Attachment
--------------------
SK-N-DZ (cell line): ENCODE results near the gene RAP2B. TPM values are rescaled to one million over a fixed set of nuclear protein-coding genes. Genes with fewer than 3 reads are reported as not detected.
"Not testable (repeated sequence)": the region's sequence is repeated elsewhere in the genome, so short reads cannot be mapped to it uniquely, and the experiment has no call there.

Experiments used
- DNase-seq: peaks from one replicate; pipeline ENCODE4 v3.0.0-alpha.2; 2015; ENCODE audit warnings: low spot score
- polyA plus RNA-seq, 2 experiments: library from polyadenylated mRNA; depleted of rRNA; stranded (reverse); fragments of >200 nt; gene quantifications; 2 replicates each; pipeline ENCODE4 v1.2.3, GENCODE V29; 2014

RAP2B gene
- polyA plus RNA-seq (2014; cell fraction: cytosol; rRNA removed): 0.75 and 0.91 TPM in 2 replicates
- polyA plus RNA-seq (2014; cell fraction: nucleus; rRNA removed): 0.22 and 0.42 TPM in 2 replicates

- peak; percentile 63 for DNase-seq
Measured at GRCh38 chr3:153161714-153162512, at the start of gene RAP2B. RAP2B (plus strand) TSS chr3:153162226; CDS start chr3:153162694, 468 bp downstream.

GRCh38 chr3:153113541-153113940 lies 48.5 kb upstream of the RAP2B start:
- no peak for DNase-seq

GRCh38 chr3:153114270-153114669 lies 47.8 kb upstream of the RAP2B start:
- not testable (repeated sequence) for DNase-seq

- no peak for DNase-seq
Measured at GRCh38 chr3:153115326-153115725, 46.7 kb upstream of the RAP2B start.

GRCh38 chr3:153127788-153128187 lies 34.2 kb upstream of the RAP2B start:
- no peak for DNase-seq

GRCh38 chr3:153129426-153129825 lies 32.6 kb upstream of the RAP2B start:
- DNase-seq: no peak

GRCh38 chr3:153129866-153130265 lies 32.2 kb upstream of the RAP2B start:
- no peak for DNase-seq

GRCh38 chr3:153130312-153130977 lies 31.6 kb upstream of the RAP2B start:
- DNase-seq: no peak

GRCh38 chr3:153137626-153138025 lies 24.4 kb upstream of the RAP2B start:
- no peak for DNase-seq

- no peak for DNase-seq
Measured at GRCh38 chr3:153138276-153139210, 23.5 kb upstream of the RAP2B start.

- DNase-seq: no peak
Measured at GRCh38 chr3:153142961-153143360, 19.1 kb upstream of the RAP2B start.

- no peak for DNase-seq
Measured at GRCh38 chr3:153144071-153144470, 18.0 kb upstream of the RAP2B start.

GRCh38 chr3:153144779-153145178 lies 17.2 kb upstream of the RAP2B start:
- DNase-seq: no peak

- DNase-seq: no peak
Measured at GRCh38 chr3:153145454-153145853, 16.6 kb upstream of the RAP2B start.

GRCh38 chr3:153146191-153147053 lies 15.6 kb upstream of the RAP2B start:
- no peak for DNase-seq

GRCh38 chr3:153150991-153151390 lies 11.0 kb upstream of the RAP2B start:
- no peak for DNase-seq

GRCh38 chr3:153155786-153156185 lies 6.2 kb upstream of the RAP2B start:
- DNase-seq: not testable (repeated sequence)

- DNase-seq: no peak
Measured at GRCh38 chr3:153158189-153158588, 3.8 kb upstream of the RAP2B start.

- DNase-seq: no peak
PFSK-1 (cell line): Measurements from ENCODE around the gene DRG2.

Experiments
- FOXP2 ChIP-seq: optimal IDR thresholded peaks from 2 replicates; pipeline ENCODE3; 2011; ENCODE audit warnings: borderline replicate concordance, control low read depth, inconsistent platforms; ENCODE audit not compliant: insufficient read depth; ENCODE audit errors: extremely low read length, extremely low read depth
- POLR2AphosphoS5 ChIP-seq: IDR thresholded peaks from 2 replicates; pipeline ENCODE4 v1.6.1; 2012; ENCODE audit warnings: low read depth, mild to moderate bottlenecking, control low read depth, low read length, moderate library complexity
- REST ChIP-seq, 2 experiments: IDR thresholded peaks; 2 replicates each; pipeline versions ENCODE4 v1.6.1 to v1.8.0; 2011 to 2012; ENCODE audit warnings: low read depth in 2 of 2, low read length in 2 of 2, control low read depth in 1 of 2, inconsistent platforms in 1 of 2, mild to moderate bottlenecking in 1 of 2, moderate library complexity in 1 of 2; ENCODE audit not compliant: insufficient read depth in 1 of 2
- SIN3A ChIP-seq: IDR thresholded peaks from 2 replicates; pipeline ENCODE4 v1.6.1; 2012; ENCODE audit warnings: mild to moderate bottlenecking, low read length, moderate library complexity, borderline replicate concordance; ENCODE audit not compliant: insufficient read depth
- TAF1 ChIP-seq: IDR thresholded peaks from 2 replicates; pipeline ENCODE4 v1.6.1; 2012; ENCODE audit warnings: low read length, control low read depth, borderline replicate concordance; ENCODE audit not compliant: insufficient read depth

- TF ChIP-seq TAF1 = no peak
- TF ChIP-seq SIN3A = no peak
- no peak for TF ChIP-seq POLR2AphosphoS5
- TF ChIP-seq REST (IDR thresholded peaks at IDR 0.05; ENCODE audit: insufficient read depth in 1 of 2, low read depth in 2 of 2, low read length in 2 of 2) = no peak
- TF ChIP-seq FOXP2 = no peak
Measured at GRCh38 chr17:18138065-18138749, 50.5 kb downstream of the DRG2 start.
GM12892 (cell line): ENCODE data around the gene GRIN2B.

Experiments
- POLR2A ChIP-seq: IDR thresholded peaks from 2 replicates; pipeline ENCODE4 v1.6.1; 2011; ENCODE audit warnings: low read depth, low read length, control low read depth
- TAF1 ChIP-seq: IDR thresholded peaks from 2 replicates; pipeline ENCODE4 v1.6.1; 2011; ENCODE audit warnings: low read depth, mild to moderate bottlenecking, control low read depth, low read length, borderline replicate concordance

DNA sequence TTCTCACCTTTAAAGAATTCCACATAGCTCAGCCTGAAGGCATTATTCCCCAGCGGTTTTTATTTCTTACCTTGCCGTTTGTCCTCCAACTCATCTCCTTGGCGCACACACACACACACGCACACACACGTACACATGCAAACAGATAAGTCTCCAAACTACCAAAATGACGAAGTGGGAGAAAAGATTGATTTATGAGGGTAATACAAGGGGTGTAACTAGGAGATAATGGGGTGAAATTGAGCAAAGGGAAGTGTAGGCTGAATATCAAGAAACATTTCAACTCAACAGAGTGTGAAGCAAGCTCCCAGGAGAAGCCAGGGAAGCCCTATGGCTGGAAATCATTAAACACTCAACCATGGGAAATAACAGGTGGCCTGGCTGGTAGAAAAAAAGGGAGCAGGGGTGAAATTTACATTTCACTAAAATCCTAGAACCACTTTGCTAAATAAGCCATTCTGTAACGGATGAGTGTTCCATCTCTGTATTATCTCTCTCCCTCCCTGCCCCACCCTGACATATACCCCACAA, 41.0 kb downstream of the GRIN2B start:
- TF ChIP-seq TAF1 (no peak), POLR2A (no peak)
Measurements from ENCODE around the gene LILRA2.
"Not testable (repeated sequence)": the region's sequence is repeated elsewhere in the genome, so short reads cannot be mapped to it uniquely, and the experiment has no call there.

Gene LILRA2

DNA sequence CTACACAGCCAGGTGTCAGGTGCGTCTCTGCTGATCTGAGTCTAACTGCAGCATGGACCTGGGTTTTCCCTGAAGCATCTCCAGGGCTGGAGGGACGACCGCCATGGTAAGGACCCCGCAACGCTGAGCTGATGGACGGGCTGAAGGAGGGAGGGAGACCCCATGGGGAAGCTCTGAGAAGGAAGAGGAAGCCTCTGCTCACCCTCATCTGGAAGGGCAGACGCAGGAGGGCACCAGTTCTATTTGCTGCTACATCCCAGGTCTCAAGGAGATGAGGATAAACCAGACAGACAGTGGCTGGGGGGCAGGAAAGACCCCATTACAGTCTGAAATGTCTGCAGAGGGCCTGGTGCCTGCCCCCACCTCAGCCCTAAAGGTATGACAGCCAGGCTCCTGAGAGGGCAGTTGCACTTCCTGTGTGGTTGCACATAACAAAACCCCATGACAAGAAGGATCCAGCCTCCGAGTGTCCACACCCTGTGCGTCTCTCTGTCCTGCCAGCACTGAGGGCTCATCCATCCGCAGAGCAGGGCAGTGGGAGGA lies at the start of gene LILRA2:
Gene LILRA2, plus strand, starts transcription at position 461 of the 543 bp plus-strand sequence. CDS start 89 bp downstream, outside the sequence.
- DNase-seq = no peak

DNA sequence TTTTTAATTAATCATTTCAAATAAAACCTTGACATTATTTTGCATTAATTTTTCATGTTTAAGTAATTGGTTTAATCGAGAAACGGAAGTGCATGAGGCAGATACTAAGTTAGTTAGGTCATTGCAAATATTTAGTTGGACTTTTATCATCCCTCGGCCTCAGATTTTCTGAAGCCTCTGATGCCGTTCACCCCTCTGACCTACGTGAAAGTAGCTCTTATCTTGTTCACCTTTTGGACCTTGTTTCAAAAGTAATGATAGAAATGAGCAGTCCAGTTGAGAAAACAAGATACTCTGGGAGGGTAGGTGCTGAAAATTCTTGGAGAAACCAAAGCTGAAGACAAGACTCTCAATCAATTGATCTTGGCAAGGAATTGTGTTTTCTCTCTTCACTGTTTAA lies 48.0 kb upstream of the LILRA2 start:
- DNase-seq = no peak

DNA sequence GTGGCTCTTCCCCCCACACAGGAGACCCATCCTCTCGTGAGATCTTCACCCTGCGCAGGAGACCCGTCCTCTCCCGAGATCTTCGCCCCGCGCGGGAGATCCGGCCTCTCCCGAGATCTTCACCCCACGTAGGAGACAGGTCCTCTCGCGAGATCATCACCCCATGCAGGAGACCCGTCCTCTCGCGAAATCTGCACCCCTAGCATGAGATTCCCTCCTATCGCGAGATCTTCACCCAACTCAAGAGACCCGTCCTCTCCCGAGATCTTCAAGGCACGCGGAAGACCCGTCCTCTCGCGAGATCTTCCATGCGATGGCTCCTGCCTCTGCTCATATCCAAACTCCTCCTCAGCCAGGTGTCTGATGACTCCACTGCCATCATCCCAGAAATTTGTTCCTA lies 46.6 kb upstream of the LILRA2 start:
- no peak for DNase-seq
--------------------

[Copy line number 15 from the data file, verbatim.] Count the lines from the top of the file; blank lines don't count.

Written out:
- no peak for DNase-seq